More POC in Administration Might Help Underserved Schools - The Black Perspective
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More POC in Administration Might Help Underserved Schools

By on October 13, 2016

POC Educators

While integration remains a vital step toward achieving equality in education, improving achievement among black children might be easier to attain when school administrators truly understand the struggles of their students ― which means hiring more people of color into administrative positions.

Education in the United States is hurting in general, but suffering the most is education for black children in underserved districts. Recent surveys have found that by and large African-American communities continue to be separate and unequal; despite more than 60 years since the iconic Brown v. Board of Education ruling, dozens of school districts around the country continue to intentionally segregate black and white students, to the moral and intellectual detriment of the nation’s future.

Throughout the states, black children tend to score lower on standardized tests, earn higher numbers of suspensions or expulsions, and ultimately graduate high school at lower rates than their white peers.

The Demographics of School Administrators

Because teachers work directly with students, they receive the vast majority of praise and criticism in regards to the functioning of the education system. However, despite their tireless efforts, teachers do relatively little to impact the system as a whole; instead, school administrators, including principals, assistant or vice principals, school board directors, and others, hold the majority of the power to make significant and positive change overall.

Considering all levels of public and private education in America, from day care and preschool to post-secondary education and vocational training, there are more than 928,000 school administrators in this country. These administrators are tasked with effectively organizing more than 80 million students, meaning for every administrator, there are nearly 90 students to manage.

Though the requirements for school administrators vary across state lines and by school education level, most states mandate administrators to have some kind of graduate education, such as specialization in educational leadership and administration. As a result, in public K-12 schools, roughly two-thirds of principals are equipped with master degrees, and in private schools, that amount dips to about half.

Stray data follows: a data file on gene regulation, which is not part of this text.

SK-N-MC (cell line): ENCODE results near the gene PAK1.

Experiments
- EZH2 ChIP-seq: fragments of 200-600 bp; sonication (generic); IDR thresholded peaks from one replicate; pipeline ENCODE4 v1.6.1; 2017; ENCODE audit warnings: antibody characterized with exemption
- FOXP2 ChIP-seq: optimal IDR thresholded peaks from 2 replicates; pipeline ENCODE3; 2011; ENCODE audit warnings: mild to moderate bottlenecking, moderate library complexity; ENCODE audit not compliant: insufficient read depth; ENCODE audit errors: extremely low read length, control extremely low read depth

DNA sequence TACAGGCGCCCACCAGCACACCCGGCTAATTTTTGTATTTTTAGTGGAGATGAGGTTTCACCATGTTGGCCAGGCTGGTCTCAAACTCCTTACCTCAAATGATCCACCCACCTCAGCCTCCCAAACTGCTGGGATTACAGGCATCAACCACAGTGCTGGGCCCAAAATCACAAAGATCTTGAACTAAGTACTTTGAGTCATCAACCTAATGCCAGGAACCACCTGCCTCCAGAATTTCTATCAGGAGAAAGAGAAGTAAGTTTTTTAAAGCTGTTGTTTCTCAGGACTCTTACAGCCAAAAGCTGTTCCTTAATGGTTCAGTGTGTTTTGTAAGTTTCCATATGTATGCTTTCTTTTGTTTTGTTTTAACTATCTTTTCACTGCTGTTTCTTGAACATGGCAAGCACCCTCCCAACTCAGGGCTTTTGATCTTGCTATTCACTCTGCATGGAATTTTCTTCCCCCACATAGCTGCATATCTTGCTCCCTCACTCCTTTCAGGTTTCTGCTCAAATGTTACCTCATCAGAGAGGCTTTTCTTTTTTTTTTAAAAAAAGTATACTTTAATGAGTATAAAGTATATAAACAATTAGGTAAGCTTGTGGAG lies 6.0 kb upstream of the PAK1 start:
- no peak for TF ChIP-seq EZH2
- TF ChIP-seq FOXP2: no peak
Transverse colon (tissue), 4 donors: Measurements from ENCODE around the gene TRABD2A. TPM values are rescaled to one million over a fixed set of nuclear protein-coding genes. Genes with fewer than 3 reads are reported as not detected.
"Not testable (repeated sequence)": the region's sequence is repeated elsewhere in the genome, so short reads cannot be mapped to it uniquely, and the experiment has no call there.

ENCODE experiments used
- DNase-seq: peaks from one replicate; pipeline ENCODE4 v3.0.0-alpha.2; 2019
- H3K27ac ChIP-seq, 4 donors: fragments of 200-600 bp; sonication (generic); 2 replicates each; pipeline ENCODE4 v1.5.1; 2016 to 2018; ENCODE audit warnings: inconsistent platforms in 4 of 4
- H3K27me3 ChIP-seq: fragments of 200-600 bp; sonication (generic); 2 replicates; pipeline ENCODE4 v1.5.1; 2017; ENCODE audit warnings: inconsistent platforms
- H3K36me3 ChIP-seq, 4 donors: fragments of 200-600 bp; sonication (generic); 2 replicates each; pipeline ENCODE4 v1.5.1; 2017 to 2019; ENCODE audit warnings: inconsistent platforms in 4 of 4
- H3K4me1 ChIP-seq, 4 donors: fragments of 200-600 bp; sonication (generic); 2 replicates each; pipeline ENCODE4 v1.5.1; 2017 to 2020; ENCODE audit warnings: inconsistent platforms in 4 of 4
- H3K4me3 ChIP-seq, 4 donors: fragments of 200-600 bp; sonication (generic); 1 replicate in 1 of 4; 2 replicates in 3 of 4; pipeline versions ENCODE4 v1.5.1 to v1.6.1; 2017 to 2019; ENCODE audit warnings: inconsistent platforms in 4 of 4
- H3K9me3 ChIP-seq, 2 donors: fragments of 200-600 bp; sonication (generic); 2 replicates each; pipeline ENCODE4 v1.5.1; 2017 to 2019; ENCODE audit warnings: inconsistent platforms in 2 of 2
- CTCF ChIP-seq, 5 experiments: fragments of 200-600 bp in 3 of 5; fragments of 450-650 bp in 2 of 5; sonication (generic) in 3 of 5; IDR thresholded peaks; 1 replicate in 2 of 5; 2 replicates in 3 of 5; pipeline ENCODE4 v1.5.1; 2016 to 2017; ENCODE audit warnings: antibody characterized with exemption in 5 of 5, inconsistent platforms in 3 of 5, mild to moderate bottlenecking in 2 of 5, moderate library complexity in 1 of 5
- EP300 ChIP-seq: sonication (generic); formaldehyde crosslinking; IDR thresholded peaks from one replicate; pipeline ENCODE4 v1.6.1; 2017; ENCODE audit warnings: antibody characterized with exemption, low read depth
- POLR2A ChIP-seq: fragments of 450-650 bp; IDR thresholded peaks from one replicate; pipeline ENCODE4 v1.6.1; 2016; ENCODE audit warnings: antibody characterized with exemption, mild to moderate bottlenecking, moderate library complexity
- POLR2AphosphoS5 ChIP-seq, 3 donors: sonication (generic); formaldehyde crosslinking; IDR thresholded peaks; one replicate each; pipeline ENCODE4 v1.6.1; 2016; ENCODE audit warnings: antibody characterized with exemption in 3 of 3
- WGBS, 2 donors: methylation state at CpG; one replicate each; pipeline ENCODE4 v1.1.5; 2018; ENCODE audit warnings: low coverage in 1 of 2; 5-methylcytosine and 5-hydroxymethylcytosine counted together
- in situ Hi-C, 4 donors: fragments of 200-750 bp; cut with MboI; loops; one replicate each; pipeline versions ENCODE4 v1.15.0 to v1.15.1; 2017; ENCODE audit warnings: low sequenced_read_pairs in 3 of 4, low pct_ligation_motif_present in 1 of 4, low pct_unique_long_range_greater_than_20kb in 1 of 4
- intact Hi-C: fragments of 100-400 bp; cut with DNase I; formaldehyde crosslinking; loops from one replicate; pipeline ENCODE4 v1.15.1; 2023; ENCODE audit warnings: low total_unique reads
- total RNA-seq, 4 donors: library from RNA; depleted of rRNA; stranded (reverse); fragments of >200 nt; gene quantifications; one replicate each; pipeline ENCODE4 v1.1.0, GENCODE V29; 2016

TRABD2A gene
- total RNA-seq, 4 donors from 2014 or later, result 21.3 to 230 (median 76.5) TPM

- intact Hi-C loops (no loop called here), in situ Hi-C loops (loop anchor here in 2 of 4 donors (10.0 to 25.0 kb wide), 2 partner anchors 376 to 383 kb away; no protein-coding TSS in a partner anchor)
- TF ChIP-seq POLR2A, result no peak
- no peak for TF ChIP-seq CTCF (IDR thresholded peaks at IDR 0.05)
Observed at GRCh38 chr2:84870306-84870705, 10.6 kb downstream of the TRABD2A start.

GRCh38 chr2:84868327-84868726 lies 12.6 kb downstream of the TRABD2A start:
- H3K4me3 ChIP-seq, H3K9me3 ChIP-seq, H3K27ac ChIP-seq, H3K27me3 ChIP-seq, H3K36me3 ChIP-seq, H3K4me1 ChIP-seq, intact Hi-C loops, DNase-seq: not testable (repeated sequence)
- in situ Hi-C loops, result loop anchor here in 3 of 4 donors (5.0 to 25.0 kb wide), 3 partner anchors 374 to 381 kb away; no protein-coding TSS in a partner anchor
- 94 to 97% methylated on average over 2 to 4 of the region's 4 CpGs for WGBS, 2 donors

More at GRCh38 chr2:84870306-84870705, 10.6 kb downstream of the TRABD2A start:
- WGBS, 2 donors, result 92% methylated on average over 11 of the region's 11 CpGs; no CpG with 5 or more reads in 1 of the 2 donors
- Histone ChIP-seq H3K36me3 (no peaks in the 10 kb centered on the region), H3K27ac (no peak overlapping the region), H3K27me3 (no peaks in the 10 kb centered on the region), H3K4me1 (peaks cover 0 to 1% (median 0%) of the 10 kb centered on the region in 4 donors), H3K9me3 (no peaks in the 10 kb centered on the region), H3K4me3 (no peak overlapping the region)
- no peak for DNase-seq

The necessity to obtain advanced education may be preventing less-privileged minorities from seeking the important positions within school administration. Therefore, options like affordable online graduate education are vital to invigorating school administrations with people of color.

Those holding school administration positions are almost entirely white. Despite the fact that the American population is at least 37 percent non-white, people of color account for only about 26 percent of school administrators. According to U.S. Census data, African-Americans claim only 13.4 percent of administration jobs, while Latinos ― who make up more than 17 percent of the greater population ― only retain about 9.3 percent of education administration positons. Thus, children of color in many schools must submit to white administrators, who may not be equipped to understand the stresses of minority lifestyles.

The Effects of POC in Administration

From childhood, people of color must face discrimination that those in the white majority will never know. Students of color experience school differently than their white peers, and many require specialized programs and tools to find academic success. Without the right opportunities, many of those students fail to obtain an equivalent education to their white counterparts.

Unfortunately, white school administrators have never experienced life as students of color, which means they are dramatically less likely to notice the need and supply the proper tools to help minority populations. The only result for this lack of support is a failure of students to catch up academically and another generation of disadvantaged minority groups.

Introducing more people of color into school administrations should reverse the trend. After experiencing the issues of race in education, administrators of color can effectively target broken programs and enable their students to excel. Black principals, guidance counselors, and more have the foundational knowledge necessary to diagnose and treat race-related issues in their schools, so students of color will have more opportunities to secure valuable educations.

School populations should be a mix of races and backgrounds, and to appropriately serve their students, school administrations should reflect that diversity by incorporating more people of color into positions of power. Then, underserved schools filled with minority students will have a better chance to improve and become equal with high-functioning and predominantly white education centers.

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